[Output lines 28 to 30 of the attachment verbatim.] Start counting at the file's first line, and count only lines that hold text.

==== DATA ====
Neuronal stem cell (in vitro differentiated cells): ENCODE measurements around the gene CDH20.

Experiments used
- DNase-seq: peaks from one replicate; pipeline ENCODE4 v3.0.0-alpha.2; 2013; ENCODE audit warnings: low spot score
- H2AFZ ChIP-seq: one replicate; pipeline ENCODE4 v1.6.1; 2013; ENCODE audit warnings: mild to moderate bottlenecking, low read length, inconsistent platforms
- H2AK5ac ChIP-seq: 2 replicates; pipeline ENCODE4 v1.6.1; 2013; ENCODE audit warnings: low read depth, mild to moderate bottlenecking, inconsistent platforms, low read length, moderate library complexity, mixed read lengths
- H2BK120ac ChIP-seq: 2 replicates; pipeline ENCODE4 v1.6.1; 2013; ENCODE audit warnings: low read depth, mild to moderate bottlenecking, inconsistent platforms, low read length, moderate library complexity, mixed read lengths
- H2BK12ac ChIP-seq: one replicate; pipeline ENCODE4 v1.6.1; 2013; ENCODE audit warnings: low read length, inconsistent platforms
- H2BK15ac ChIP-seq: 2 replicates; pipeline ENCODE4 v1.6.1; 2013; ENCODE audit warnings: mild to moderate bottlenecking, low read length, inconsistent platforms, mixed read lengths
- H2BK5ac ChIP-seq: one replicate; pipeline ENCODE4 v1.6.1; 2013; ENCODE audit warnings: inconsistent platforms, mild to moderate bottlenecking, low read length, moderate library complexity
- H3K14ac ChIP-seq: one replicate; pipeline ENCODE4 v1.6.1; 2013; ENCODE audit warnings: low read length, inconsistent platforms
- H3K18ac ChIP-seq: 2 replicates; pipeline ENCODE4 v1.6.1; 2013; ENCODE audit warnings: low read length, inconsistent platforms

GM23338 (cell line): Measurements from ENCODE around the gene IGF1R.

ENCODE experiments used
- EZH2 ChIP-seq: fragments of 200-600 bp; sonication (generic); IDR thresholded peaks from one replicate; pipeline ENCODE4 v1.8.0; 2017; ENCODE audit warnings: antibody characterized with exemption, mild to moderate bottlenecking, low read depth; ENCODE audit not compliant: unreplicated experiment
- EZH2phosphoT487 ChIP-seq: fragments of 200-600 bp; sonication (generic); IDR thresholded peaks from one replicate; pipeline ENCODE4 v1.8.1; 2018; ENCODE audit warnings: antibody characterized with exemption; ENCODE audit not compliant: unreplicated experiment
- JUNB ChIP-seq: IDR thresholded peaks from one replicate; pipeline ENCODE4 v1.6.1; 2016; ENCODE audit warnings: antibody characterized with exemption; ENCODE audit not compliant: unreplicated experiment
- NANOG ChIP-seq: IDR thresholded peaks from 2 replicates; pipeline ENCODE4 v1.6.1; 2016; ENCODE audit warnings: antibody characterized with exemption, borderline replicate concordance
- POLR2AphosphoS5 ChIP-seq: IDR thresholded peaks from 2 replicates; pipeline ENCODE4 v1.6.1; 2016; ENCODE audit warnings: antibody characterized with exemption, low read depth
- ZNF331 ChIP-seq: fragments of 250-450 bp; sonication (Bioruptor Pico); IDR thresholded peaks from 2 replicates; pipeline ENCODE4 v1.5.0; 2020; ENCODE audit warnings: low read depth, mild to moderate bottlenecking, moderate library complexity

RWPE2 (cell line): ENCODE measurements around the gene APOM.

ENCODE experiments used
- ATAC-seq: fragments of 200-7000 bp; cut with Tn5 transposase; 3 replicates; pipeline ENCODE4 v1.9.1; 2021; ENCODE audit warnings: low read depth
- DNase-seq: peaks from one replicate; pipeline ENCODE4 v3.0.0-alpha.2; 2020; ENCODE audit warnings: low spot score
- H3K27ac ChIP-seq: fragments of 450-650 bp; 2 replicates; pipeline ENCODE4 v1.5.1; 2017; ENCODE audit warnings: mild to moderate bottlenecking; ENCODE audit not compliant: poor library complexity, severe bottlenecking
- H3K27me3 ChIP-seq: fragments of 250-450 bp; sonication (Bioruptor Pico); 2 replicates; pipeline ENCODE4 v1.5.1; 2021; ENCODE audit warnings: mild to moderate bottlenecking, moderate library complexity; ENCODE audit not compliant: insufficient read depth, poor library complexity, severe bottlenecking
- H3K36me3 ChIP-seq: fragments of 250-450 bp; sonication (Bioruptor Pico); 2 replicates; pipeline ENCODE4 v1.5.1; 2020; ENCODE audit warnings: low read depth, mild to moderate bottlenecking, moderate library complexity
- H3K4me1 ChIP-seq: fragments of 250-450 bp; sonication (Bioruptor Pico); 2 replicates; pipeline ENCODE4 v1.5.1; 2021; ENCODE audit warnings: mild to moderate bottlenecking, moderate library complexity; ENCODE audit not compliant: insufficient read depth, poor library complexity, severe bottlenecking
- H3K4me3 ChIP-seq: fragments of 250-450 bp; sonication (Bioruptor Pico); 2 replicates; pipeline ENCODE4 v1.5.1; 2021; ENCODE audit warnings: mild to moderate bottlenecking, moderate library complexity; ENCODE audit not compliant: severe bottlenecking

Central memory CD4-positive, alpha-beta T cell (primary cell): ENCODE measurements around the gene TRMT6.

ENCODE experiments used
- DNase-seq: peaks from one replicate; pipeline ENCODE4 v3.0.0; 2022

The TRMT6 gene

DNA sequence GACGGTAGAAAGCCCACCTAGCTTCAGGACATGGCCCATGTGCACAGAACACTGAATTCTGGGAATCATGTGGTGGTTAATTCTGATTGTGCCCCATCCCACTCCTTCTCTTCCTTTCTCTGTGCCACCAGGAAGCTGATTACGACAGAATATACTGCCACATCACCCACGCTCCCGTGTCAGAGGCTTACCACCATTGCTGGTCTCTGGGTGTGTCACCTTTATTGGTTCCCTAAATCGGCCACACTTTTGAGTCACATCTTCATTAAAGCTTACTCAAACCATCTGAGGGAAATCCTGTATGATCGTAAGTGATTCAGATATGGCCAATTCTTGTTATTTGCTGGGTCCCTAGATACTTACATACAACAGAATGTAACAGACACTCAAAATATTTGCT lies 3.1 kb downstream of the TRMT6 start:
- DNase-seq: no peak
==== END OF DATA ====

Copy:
- H3K4me3 ChIP-seq: fragments of 250-450 bp; sonication (Bioruptor Pico); 2 replicates; pipeline ENCODE4 v1.5.1; 2021; ENCODE audit warnings: mild to moderate bottlenecking, moderate library complexity; ENCODE audit not compliant: severe bottlenecking

Central memory CD4-positive, alpha-beta T cell (primary cell): ENCODE measurements around the gene TRMT6.

ENCODE experiments used